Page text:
Plummer Park Landmark Remains at Risk [UPDATE]

[UPDATE] The City Council of West Hollywood, on Dec. 2 voted 3-2 to immediately  demolish the Great Hall/Long Hall at Plummer Park. Community activists are scrambling to stop this, but fear that the minute the final vote is taken the wreaking ball will roll in on the morning of January 22, and demolish West Hollywood’s only WPA structure.

They are working to hire an attorney and must raise $15,000 by January 30. Contact [email protected] for more information.

West Hollywood, California

Plummer Park Community Clubhouse
West Hollywood, California

The City Council in West Hollywood, California is pushing an ill-conceived plan to demolish the Plummer Park Community Clubhouse, built by the WPA in 1938. It is the only WPA building remaining in West Hollywood.

Preservationists nominated the building for the National Register of Historic Places, but the Council opposed the nomination. One councilmember went so far as to say they should tear the building down right away.

Preservationists rushed to get the issue on the agenda of the California Historic Resources Commission. On May 1, the commission voted unanimously to approve the 75-year-old structure to the National Register of Historic Places.  However, the City Council can take a vote of “overriding consideration” and move forward with demolition.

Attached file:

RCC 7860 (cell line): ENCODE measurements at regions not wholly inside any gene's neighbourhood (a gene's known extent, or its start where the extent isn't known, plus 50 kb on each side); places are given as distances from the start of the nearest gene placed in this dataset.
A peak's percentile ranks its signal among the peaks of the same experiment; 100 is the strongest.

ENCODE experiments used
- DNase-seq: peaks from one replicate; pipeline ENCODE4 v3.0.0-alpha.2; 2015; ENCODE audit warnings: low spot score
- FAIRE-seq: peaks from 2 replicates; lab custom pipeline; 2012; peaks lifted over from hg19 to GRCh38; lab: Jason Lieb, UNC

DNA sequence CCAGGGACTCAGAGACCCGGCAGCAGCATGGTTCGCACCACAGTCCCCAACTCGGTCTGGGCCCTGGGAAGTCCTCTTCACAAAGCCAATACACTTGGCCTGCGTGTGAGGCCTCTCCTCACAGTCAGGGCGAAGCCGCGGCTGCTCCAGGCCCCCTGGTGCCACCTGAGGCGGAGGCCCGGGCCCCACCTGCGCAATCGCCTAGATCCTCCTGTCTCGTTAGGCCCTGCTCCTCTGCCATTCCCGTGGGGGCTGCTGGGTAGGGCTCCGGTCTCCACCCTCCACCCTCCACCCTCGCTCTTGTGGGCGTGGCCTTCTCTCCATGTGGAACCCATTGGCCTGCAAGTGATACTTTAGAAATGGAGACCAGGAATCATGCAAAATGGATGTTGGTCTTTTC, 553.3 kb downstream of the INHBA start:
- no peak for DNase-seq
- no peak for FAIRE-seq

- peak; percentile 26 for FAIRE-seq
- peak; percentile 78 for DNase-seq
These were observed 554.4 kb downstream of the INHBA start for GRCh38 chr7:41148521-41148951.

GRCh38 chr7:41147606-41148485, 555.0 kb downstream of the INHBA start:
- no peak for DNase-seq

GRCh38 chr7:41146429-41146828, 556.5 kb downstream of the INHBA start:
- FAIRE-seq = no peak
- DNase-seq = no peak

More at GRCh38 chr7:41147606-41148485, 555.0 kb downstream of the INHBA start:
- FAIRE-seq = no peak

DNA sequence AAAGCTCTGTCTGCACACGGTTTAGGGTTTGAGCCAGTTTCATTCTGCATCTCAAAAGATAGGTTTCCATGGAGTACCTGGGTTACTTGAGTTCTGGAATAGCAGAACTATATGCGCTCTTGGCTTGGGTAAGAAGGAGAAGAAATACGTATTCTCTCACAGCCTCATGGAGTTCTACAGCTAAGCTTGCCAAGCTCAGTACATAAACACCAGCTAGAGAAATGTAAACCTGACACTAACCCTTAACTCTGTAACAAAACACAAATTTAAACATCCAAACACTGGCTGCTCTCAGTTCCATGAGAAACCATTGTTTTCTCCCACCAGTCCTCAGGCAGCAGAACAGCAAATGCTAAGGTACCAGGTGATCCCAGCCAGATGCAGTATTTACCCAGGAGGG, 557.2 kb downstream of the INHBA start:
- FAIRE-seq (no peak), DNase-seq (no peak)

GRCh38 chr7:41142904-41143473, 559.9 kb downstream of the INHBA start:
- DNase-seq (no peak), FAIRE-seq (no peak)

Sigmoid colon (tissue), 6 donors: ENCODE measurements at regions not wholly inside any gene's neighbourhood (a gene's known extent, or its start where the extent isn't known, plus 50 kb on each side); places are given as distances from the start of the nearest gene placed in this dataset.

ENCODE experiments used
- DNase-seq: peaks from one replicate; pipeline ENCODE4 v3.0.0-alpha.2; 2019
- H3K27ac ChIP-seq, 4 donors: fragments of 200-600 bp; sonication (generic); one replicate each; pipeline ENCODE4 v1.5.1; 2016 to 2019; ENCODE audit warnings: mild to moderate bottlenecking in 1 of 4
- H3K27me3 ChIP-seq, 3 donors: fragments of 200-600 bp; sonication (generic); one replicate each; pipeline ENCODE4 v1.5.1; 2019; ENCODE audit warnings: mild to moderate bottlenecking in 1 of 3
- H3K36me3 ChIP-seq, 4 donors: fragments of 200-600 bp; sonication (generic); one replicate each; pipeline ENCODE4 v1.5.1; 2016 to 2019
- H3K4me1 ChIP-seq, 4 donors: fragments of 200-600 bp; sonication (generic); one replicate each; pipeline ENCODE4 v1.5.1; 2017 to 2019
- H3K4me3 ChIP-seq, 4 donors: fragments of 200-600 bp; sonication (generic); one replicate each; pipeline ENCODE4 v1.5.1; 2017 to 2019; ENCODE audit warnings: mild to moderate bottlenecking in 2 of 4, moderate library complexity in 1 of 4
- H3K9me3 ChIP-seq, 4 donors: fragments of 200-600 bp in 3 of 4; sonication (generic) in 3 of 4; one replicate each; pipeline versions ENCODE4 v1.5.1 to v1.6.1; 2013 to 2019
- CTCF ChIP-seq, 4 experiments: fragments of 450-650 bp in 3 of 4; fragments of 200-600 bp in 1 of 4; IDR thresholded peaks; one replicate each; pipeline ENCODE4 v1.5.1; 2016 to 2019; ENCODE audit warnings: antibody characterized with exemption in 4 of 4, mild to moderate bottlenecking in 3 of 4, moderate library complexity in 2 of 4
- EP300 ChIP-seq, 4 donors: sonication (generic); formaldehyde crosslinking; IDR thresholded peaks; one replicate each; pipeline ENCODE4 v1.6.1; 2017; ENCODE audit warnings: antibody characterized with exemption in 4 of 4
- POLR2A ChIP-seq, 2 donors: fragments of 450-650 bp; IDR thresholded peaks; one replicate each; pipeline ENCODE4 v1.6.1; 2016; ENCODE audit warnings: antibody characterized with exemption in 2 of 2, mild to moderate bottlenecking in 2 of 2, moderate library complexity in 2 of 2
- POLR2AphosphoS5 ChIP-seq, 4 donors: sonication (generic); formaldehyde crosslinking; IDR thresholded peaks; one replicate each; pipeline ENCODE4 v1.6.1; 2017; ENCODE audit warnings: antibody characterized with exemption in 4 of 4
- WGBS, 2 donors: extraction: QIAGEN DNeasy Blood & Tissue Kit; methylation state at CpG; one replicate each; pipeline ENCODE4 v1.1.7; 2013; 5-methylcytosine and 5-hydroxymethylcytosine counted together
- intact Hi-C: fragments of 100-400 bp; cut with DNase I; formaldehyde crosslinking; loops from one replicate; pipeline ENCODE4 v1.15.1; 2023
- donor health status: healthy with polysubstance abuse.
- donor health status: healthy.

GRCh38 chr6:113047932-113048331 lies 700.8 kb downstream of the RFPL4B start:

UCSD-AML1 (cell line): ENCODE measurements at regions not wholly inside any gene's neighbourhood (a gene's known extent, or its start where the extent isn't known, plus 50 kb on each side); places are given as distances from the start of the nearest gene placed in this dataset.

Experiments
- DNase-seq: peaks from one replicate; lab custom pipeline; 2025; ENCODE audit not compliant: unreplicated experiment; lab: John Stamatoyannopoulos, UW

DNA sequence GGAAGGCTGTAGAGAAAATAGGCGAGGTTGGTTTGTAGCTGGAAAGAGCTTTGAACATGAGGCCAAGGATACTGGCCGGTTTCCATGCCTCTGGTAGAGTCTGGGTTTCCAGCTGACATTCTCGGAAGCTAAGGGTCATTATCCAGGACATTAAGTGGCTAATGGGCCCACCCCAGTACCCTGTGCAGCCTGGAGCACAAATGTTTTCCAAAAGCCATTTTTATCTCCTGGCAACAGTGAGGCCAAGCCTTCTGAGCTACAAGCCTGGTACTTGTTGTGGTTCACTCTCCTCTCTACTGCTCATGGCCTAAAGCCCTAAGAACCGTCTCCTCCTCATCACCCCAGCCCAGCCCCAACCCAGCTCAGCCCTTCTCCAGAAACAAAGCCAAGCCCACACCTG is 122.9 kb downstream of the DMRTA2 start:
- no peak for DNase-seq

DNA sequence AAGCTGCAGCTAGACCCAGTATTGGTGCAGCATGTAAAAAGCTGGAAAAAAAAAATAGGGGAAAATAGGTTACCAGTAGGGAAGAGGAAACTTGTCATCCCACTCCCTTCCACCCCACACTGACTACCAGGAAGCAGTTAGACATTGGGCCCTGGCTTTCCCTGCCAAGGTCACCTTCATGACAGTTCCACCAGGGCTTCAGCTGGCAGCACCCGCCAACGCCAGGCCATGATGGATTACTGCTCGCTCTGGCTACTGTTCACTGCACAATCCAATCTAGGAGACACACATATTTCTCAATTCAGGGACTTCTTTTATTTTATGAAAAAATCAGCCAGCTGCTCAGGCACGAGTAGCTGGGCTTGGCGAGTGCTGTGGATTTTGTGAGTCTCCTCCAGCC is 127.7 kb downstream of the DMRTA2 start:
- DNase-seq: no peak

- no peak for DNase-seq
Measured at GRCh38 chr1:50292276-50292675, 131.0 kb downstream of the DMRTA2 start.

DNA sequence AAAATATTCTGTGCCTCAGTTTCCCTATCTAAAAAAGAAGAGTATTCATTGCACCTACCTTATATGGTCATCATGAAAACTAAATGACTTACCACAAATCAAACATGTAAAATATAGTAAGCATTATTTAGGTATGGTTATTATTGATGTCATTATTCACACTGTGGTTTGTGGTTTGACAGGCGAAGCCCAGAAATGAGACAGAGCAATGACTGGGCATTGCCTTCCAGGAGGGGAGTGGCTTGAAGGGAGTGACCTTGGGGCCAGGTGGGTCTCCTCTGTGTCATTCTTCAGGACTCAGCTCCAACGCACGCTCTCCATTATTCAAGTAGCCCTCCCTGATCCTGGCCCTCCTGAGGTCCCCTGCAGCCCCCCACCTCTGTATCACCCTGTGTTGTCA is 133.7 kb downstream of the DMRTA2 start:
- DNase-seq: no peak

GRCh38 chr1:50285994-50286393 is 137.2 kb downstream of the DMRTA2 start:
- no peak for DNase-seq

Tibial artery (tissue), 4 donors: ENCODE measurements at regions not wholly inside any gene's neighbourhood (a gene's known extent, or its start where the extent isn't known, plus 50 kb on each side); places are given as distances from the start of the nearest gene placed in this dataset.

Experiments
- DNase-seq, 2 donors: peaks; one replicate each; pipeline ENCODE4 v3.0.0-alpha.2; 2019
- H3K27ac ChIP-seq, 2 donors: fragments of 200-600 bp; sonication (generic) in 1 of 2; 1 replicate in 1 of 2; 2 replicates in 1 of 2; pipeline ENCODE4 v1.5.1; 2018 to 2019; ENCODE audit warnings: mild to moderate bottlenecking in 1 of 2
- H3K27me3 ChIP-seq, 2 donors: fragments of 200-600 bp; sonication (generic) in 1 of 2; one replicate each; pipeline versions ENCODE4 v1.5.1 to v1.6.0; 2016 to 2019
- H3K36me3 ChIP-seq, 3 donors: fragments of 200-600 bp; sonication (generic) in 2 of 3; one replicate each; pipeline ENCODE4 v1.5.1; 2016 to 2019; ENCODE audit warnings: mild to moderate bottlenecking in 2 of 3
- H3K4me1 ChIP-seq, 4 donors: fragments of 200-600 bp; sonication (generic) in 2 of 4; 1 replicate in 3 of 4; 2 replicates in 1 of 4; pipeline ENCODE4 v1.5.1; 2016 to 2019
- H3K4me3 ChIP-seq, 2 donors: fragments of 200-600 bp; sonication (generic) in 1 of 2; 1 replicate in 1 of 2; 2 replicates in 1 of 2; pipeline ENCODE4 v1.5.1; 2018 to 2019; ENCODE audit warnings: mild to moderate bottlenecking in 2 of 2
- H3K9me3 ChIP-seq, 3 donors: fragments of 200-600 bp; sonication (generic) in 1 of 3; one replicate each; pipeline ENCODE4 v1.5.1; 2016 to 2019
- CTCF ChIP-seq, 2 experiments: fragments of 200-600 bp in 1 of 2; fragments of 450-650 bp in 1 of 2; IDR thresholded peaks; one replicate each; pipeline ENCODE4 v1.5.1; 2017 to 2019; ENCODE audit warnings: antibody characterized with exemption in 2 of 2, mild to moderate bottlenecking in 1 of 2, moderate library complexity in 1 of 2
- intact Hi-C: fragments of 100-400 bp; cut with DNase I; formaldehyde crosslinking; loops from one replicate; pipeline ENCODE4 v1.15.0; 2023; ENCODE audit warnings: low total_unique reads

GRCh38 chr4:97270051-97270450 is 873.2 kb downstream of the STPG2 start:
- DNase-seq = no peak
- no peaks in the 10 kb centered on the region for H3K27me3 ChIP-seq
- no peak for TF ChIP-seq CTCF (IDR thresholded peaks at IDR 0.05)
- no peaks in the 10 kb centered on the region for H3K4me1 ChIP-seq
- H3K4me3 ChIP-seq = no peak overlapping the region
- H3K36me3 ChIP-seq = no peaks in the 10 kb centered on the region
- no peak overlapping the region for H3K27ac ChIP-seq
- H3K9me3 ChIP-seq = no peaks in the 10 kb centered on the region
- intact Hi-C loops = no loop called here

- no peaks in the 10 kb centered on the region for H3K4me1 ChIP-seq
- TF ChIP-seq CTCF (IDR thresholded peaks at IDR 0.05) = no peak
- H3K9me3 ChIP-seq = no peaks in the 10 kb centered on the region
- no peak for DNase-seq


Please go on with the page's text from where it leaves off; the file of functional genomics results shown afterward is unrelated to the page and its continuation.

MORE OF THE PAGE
It’s highly unusual for a city to oppose a National Register nomination, but the Council is pushing a controversial plan to overhaul Plummer Park that calls for an underground parking garage where the historic clubhouse stands. The Living New Deal and National New Deal Preservation Association sent letters protesting the plan.

The Plummer Park Community Clubhouse, originally called the Great Hall-Long Hall buildings, was intended to be the centerpiece of the park. Edward C.M. Brett, who was chief architect of Los Angeles County for three decades, designed the Spanish Colonial Revival structure. It has a long, north-facing courtyard and three distinct parts: a Great Hall, a Long Hall, and a small east wing that houses the building’s utilities and restrooms.

Meetings to incorporate the city were held here in 1984. The building also is considered historic as the meeting place for ACT UP, which pushed for government action on AIDS.

The City’s plans to raze the clubhouse have been stalled by cuts to redevelopment funds and community opposition. Though the building is now vacant and unused, it stands as a reminder of a time when the federal government supported infrastructure and employment projects, and reflects the concern government once had for the cultural and recreational needs of local communities.